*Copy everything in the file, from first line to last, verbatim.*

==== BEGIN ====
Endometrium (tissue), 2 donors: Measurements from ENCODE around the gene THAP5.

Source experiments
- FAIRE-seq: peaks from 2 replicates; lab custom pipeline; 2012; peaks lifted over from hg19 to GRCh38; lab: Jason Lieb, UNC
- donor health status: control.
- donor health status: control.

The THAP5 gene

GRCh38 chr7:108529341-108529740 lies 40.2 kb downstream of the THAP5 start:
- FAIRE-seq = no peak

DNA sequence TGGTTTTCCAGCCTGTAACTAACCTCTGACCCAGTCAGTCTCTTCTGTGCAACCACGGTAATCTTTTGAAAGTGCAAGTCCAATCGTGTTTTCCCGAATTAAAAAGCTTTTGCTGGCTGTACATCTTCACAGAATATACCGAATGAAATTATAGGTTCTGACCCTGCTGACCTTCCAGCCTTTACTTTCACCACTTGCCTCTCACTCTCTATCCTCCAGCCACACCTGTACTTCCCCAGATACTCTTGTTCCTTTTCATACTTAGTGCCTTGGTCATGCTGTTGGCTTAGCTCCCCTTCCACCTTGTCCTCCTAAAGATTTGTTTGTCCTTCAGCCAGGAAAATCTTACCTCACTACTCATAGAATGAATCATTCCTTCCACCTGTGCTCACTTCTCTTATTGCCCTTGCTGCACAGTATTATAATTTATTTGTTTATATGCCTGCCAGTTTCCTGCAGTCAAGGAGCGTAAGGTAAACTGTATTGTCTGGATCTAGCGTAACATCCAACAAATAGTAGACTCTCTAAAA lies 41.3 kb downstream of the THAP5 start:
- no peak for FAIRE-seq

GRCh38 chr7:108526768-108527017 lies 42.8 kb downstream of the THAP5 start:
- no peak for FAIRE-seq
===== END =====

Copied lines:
Endometrium (tissue), 2 donors: Measurements from ENCODE around the gene THAP5.

Source experiments
- FAIRE-seq: peaks from 2 replicates; lab custom pipeline; 2012; peaks lifted over from hg19 to GRCh38; lab: Jason Lieb, UNC
- donor health status: control.
- donor health status: control.

The THAP5 gene

GRCh38 chr7:108529341-108529740 lies 40.2 kb downstream of the THAP5 start:
- FAIRE-seq = no peak

DNA sequence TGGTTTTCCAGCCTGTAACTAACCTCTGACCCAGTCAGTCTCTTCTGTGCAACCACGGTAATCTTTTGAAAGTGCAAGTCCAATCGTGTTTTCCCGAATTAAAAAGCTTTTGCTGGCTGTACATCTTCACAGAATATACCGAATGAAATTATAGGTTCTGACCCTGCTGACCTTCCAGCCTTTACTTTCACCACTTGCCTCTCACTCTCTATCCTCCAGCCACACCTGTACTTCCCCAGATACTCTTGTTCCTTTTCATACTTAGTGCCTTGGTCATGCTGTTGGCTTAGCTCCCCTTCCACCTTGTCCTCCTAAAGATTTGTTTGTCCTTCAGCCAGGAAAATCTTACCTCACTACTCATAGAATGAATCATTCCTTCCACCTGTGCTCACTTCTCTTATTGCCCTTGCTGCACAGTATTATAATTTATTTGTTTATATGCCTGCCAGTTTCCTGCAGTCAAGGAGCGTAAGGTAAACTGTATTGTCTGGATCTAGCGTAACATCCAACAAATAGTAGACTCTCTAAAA lies 41.3 kb downstream of the THAP5 start:
- no peak for FAIRE-seq

GRCh38 chr7:108526768-108527017 lies 42.8 kb downstream of the THAP5 start:
- no peak for FAIRE-seq